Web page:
Worker Justice

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Board Member Feature: Sister Maureen McDonnell, O.P. (Sr. Mo)

Sr. Mo talks about her many years of service on the ICWJ and WJW Boards

Tell us about yourself. Who are you?

I have been a Catholic Sister for over 55 years in a group called Dominican Sisters of Sinsinawa, based at our motherhouse in southwestern Wisconsin, but sent on mission all over the U.S. and to a few places in Latin America and around the world. I have been an elementary and secondary teacher early on, transitioning to Campus Ministry at the college level for about thirty years on four different campuses… in Wyoming, Pennsylvania, and ending up for 21 years at my alma mater, Edgewood College in Madison, Wisconsin. I retired from there in 2009, having taken a 2-year program to prepare to do spiritual guidance ministry. I began this new work in 2006 and continue to the present, meeting with individuals from many faith traditions and three generations. In addition, I have the privilege of helping lead spiritual retreats with a variety of persons.

Growing up on a farm in north central Illinois, where some of my family still farms, was very important to me, as is the education I received in a variety of excellent Catholic schools at many levels.  Our family has been at work for generations as educators, farmers, attorneys, court reporters, business managers, nursing assistants, and more. Thus, my interest in just treatment for all workers.

What has been your involvement in Worker Justice Wisconsin (WJW) and its predecessor organization, the Interfaith Coalition for Worker Justice (ICWJ)?

I was asked by Rabbi Renee Bauer many years ago to join the Board of the ICWJ, which she was director of at the time. I told her I would do so, not because I had much expertise in worker justice issues but because I wanted and needed to learn more about that. I certainly have grown in my understanding of these issues and was pleased to rejoin over a year ago the Board of the newer entity, Worker Justice Wisconsin, to complete the term of a colleague in ministry who was unable to do so. This is a new era in the life of the organization, and I continue to learn much of value about the world of work.

One important contribution I think I have made is to be able to facilitate the annual giving of a Sinsinawa Ministry Grant, over many years, to this organization. That contributes to our Congregation Mission to promote Justice, as well as to my own personal mission.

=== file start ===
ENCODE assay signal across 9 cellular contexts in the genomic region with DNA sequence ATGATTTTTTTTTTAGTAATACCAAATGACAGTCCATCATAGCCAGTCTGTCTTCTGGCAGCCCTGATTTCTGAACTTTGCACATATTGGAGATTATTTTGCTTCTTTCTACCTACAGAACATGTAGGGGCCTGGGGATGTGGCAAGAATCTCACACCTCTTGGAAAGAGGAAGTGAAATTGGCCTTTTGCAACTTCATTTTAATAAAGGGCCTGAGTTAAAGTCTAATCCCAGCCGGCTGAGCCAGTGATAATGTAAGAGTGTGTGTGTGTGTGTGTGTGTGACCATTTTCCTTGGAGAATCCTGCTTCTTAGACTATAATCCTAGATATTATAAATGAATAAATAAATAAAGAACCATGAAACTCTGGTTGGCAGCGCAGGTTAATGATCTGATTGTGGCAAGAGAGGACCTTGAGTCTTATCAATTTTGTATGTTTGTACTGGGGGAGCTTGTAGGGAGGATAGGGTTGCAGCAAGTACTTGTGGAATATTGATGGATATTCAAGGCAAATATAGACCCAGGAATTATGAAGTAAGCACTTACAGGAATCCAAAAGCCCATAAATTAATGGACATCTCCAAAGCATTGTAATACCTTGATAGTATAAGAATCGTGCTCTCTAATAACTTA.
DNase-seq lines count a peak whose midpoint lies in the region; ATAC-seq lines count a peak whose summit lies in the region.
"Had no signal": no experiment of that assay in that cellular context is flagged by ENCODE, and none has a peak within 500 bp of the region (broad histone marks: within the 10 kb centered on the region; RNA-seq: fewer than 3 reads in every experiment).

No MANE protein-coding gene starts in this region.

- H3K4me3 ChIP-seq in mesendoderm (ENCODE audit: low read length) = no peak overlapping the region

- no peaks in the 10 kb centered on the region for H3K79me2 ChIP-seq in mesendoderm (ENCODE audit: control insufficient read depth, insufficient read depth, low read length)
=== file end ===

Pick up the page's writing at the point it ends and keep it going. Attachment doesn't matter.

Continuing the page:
What motivates you to serve on the WJW Board?

I see this service as part of my personal ministry to promote justice and compassion in the world, especially for people often in great need and suffering unconscionable injustice.  I also have continued to deepen my learning about the needs of workers and appreciate how a group of committed people can help fulfill these.

What area of workers’ rights are you especially passionate about?

I would like people of faith to see the deep connection between what they believe about the life and teaching of Jesus (or whomever they look to as the source of their faith) and how all people in the world are treated. If they suffer from any injustice, I want to do what I can to right those wrongs. I find wage theft and harassment in the workplace especially egregious and am always pleased to know that WJW can help address these in significant ways.

What are your vision and hopes for the future of WJW?

With the strong leadership and vision of our excellent Executive Director and staff, I am filled with hope for more and more justice being achieved, especially for immigrant and “essential” workers, whose needs have become clearer during this pandemic. I also would love to see growth in interfaith involvement from more and more religious denominations, especially my own Catholic diocese … that we realize how strongly connected our faith is to our work in the world.  The Catholic Church has espoused a 130-year of Social Teaching that informs my core values in this area:  The Option for the Poor and Vulnerable; the Dignity of Work and the Rights of Workers; Solidarity in the Human Family. I think WJW works hard to embody these values, and I am honored and challenged to be part of that effort.

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